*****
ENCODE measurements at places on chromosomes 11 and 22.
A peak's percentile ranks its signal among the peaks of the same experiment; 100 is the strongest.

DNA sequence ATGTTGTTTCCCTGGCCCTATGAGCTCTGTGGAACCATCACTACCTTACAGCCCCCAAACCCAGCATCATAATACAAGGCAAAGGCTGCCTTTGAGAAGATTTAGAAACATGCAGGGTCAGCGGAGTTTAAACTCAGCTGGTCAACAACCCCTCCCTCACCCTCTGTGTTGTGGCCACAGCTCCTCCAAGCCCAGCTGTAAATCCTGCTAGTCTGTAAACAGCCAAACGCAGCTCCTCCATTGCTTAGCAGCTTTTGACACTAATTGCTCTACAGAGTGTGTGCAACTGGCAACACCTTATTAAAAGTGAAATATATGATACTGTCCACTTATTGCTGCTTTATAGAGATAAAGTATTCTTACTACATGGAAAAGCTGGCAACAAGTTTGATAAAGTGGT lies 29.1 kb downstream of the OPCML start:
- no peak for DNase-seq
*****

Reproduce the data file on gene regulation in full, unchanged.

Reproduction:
ENCODE measurements at places on chromosomes 11 and 22.
A peak's percentile ranks its signal among the peaks of the same experiment; 100 is the strongest.

DNA sequence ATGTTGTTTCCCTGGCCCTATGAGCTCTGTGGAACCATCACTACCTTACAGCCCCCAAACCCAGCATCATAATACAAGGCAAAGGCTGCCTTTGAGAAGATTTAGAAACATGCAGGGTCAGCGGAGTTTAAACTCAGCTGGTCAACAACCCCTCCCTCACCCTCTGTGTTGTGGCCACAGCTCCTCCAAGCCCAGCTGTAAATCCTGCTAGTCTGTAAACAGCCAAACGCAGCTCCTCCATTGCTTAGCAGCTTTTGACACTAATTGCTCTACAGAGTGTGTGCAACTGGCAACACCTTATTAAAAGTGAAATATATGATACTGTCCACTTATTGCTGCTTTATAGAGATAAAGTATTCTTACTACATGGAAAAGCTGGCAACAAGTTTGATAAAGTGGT lies 29.1 kb downstream of the OPCML start:
- no peak for DNase-seq